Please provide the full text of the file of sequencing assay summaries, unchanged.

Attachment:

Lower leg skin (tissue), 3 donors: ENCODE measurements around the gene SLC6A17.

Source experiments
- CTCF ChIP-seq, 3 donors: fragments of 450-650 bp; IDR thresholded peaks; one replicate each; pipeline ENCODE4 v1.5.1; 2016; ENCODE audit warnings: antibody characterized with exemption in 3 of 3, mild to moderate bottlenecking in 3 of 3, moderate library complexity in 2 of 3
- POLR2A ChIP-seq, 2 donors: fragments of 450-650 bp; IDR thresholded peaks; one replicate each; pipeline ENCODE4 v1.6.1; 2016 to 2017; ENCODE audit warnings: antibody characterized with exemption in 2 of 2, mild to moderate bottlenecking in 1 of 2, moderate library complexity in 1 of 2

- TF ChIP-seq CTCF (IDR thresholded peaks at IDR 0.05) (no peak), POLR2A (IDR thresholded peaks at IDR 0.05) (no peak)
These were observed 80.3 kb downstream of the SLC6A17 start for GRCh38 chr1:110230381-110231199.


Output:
Lower leg skin (tissue), 3 donors: ENCODE measurements around the gene SLC6A17.

Source experiments
- CTCF ChIP-seq, 3 donors: fragments of 450-650 bp; IDR thresholded peaks; one replicate each; pipeline ENCODE4 v1.5.1; 2016; ENCODE audit warnings: antibody characterized with exemption in 3 of 3, mild to moderate bottlenecking in 3 of 3, moderate library complexity in 2 of 3
- POLR2A ChIP-seq, 2 donors: fragments of 450-650 bp; IDR thresholded peaks; one replicate each; pipeline ENCODE4 v1.6.1; 2016 to 2017; ENCODE audit warnings: antibody characterized with exemption in 2 of 2, mild to moderate bottlenecking in 1 of 2, moderate library complexity in 1 of 2

- TF ChIP-seq CTCF (IDR thresholded peaks at IDR 0.05) (no peak), POLR2A (IDR thresholded peaks at IDR 0.05) (no peak)
These were observed 80.3 kb downstream of the SLC6A17 start for GRCh38 chr1:110230381-110231199.